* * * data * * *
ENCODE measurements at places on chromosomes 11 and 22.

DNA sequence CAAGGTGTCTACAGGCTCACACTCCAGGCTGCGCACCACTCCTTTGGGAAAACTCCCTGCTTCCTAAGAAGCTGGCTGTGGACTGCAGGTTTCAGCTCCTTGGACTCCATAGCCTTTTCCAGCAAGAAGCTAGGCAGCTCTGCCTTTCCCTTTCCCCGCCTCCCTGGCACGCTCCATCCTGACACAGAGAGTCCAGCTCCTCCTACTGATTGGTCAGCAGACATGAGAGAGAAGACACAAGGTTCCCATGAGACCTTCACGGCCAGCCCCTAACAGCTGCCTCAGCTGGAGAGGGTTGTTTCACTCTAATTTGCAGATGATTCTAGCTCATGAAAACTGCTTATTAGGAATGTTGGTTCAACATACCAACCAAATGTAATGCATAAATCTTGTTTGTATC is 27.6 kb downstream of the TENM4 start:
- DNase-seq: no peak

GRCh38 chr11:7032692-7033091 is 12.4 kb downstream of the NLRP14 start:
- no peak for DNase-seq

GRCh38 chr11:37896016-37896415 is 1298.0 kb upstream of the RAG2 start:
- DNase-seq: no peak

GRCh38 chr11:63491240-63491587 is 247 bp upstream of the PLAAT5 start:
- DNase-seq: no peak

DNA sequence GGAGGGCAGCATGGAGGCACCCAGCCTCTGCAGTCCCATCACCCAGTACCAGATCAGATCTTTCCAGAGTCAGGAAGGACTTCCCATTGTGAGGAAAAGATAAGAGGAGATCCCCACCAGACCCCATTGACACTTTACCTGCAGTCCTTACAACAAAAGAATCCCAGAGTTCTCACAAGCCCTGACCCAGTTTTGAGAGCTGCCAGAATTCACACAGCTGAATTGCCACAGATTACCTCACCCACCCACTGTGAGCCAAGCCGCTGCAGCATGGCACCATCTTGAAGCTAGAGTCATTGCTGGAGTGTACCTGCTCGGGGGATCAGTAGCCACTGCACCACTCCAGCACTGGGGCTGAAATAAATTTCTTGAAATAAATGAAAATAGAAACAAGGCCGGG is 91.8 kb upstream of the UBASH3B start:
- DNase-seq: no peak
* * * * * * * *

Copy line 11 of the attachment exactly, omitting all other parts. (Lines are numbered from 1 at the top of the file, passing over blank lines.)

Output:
- DNase-seq: no peak